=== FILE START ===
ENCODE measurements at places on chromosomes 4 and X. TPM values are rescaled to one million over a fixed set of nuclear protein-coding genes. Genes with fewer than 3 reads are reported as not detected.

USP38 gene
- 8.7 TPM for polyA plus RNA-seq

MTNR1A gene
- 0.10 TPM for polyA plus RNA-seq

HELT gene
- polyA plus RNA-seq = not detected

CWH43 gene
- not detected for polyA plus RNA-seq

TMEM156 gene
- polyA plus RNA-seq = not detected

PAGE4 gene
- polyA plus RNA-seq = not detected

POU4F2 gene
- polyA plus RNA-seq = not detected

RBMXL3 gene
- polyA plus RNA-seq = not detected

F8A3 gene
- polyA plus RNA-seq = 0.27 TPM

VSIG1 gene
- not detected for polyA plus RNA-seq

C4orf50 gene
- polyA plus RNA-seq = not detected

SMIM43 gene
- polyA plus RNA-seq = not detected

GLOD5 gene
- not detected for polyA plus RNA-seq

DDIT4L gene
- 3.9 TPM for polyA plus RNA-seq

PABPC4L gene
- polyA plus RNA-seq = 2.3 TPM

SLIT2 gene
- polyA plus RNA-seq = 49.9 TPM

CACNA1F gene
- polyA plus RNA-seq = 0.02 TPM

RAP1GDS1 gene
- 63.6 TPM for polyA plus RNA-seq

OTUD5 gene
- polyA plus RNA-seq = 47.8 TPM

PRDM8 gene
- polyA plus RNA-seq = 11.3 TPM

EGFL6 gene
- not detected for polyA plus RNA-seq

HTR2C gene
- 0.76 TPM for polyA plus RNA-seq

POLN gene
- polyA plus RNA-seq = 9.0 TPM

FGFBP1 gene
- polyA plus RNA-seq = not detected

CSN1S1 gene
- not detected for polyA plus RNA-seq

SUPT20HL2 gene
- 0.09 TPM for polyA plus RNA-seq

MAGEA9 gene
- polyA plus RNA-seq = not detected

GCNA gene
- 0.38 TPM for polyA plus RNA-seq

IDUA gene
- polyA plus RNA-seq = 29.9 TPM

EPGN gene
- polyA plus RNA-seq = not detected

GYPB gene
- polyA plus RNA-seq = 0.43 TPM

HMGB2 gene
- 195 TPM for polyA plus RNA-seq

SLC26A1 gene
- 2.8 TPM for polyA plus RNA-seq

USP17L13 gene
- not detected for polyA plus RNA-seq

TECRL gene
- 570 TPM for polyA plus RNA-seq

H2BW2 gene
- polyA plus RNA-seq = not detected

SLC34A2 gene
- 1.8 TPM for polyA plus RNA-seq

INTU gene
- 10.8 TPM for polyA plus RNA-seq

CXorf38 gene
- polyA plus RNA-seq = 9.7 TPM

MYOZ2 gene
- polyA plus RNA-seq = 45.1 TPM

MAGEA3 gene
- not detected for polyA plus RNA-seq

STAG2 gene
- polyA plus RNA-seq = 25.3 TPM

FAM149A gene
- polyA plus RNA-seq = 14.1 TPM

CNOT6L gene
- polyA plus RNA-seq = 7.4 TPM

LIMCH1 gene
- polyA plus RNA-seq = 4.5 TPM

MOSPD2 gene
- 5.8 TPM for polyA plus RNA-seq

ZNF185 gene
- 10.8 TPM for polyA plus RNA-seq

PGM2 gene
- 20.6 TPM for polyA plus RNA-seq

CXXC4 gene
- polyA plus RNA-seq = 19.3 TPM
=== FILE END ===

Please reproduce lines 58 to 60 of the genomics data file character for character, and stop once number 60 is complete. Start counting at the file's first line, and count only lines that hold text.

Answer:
IDUA gene
- polyA plus RNA-seq = 29.9 TPM

EPGN gene